The Case for Price Gouging
Proposed legislation against “price gouging” is a bad idea. Rising prices in the wake of a disaster help to ration scarce resources and prevent shortages. Businesses that raise prices too high will lose customers, while bureaucratic attempts to fix prices are counterproductive and immoral.
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In the wake of hurricanes Katrina and Rita several local newspapers and politicians have bemoaned what they call “price gouging,” principally in regard to oil and gas products. In a single editorial from The Oregonian (“Gouging consumers at the gas pump,” Sept 22, 2005) five different reactions are described including legislation being introduced at the state and federal levels outlawing price gouging, and calls for investigations.
If price gouging means raising prices in the aftermath of a disaster then those who condemn the practice are wrong both economically and morally. The idea that a price is, or could be, unfair presupposes that there is a some price for a good or service that is fair, and that this price is different, and lower, than the price that a willing buyer would pay to a willing seller. So in the simplest scenario, if you have a gallon of gas (or milk or iced tea) and some event occurs making that gallon more valuable, the chorus of voices raised against “price gouging” want you to sell that gallon for about what is was worth the day before the disaster.
What happens in a disaster is that some goods become scarce due to an increase in demand (e.g. bottled water) or a disruption in supply (e.g. gasoline). True, the business person raises the price because he can, but this also serves to automatically ration the scarce resource. And as with any pricing decision, if the price is raised too high customers will seek out alternatives and perhaps even avoid the store after the disaster is long past.
Is it fair that the business person be rewarded for supplying a scarce commodity? Yes it is. Typically she is facing the same disaster and has increased costs and perhaps risk associated with staying in the marketplace. The higher price is the reward for being there to supply what’s needed and the incentive for her and others to bring more critical supplies to the affected area.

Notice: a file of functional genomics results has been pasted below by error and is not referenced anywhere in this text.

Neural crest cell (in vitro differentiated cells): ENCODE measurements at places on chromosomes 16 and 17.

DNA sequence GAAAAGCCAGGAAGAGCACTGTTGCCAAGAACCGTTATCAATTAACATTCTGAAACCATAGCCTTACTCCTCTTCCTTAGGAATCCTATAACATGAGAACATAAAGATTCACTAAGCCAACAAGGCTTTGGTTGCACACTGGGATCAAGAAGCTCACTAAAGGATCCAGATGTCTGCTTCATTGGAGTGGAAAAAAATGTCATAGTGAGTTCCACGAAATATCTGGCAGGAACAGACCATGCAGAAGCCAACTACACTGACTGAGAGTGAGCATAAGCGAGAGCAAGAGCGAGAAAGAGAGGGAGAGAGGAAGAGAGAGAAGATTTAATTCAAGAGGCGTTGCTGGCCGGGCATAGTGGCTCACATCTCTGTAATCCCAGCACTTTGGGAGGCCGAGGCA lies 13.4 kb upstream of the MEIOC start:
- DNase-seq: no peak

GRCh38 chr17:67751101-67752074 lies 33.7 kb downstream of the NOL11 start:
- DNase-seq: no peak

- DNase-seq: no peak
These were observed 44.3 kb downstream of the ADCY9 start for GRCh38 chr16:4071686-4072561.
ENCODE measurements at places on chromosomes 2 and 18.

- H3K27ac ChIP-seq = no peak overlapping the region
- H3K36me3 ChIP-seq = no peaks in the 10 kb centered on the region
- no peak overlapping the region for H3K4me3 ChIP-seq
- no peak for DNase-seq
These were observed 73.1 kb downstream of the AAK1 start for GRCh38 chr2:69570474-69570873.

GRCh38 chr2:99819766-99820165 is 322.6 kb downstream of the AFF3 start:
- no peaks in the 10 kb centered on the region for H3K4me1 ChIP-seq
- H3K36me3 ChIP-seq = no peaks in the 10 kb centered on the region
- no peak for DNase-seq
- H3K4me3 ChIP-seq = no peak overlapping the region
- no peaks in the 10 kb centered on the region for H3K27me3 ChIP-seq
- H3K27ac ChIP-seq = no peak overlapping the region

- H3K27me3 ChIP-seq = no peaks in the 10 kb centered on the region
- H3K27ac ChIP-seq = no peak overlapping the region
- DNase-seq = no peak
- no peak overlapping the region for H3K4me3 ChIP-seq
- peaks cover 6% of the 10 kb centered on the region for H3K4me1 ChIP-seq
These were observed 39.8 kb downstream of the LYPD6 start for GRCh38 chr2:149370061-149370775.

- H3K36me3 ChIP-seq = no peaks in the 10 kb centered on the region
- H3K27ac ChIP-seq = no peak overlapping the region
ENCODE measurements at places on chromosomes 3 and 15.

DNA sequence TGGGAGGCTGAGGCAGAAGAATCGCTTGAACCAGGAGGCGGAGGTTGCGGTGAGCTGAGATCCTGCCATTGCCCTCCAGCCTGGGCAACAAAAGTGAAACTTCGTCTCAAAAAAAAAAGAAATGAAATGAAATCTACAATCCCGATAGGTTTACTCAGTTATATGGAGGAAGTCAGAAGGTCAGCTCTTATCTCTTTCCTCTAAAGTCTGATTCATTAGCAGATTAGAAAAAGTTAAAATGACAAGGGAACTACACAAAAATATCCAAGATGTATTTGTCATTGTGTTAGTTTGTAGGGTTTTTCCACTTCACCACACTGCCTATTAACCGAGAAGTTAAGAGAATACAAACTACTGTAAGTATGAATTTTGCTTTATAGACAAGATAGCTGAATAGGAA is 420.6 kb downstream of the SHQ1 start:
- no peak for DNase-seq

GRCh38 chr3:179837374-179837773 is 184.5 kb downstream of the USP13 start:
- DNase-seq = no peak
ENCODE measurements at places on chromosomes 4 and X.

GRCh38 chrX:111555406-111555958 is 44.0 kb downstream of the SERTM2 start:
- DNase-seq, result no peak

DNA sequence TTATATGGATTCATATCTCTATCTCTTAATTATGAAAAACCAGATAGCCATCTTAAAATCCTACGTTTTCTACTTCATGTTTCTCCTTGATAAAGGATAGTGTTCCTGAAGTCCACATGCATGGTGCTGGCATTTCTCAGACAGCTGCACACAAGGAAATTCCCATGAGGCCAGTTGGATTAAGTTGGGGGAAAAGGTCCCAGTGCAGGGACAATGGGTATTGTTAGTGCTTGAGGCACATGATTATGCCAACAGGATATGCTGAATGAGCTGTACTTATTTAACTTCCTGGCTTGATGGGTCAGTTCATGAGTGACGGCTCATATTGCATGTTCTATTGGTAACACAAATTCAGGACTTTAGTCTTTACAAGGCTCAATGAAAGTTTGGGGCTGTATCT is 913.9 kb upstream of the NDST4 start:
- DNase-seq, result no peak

What if the price is fixed? When the government steps in and declares that a gallon of gas cannot be sold for more than its price yesterday, supply and demand never come into balance and shortages result. Should the government then extend its reach and also dictate who gets the limited supply?
If the government can determine a fair price for something during a disaster it will be tempted to declare a disaster every time the wind blows. Imagine a country where the price and distribution of goods are determined by government bureaucrats rather than by the free market. But we don’t have to imagine such a country; not too many years ago the Soviet Union imploded from decades of applying just that policy.
Over and above the economic principles lies the moral issue. If you own a gallon of gasoline and a hurricane hits and people are willing to pay you $3.00 or $5.00 or $500.00 for that gallon, by what right does the government step in and use its coercive power to prevent you from selling your gallon to a person willing to buy it? And in what way is that government action different from a looter coming up to you with a gun and taking your gallon of gasoline? While the government may act under color of authority, morally the two scenarios are identical.
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